Low-cost spay/neuter open to all pet owners

By on July 6, 2010

DeKalb—Many area residents adopt pets from TAILS Humane Society in DeKalb, and those pets are spayed or neutered at the time of adoption. However, for people who haven’t adopted from TAILS, the humane society now offers a low-cost spay/neuter service to all pet owners.

Each year, TAILS is inundated with unwanted litters of puppies and kittens. Across the country, 3 to 5 million pets each year are euthanized because they are unwanted.

“During tough economic times, it can be difficult to afford to spay or neuter your pet,” said Beth Drake, TAILS Executive Director. “Because of the tragedy of pet overpopulation, we believe spay/neuter is very important.”

TAILS Low Cost Spay/Neuter Program makes it more cost-effective for people to begin responsible pet ownership. Prices at TAILS are significantly lower than veterinarian clinics, but pets should be seen by veterinarians annually and when needed.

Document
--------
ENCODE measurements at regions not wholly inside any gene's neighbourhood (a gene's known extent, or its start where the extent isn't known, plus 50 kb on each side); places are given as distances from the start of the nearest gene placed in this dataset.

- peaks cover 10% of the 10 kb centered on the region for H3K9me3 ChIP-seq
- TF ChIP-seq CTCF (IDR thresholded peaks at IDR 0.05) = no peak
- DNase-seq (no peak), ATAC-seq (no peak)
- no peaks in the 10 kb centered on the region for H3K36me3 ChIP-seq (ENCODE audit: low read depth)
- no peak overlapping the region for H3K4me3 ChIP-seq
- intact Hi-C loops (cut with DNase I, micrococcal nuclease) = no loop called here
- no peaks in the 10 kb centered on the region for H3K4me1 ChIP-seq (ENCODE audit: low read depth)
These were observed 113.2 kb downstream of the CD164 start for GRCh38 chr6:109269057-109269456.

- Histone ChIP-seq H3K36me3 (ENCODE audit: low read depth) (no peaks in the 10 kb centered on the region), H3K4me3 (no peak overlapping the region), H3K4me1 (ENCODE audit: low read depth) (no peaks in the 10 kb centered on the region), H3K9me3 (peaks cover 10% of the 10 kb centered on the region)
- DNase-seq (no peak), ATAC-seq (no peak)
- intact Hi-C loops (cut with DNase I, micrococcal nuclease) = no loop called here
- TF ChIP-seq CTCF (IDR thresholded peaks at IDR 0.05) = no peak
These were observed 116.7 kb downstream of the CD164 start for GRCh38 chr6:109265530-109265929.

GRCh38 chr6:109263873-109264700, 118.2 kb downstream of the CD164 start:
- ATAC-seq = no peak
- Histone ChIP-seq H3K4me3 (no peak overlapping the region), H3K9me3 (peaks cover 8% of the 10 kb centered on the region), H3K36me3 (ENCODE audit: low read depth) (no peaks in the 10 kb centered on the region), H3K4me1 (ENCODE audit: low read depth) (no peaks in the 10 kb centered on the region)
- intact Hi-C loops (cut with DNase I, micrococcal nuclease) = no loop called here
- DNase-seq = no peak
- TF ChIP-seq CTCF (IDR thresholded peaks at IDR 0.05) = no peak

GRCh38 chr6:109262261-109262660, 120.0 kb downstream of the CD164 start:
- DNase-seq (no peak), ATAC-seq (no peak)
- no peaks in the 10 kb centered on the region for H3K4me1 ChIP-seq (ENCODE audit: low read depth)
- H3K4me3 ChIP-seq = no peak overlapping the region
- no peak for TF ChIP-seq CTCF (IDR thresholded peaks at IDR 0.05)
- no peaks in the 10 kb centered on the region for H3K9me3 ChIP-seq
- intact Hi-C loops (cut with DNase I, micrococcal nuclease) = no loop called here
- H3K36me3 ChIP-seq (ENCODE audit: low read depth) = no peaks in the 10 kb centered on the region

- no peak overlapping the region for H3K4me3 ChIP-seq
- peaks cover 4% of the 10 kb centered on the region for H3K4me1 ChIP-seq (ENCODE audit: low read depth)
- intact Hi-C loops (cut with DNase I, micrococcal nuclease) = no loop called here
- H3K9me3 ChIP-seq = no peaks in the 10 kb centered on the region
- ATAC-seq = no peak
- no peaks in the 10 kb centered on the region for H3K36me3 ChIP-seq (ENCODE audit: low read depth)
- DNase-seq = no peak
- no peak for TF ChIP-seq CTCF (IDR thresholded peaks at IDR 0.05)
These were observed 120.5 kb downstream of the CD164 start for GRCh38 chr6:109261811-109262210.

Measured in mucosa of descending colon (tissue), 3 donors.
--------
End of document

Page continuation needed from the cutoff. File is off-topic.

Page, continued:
Male cats are neutered for $50 and female cats spayed for $75. Costs for dogs depend on the weight of the dog. For dogs under 40 pounds, males are neutered at a cost of $75 and females spayed for $100. For dogs between 41 and 75 pounds, males are neutered for $100 and females spayed for $125. For dogs over 76 pounds, males are neutered for $125 and females spayed for $150.

Low-cost vaccinations and microchips are available for $15 during surgery appointments.

Appointments are necessary and can be made by calling TAILS at (815) 758-2457, ext. 107, email spayneuter@tailshumanesociety.org, or submit the application at www.tailshumanesociety.org.

Pets are dropped off at the TAILS Humane Society Veterinary Clinic at 2250 Barber Greene Road in DeKalb, the morning of surgery and picked up later the same day. Pre-anesthetic blood work is strongly recommended for dogs older than 7 years, but blood work is available for all animals for an additional fee.

“Please wait at least two months to schedule a spay if your female dog has shown any signs of being in heat while keeping in mind that the female is most fertile the two weeks after discharge stops,” Drake said.

For information about why pets should be spayed or neutered, visit www.tailshumanesociety.org.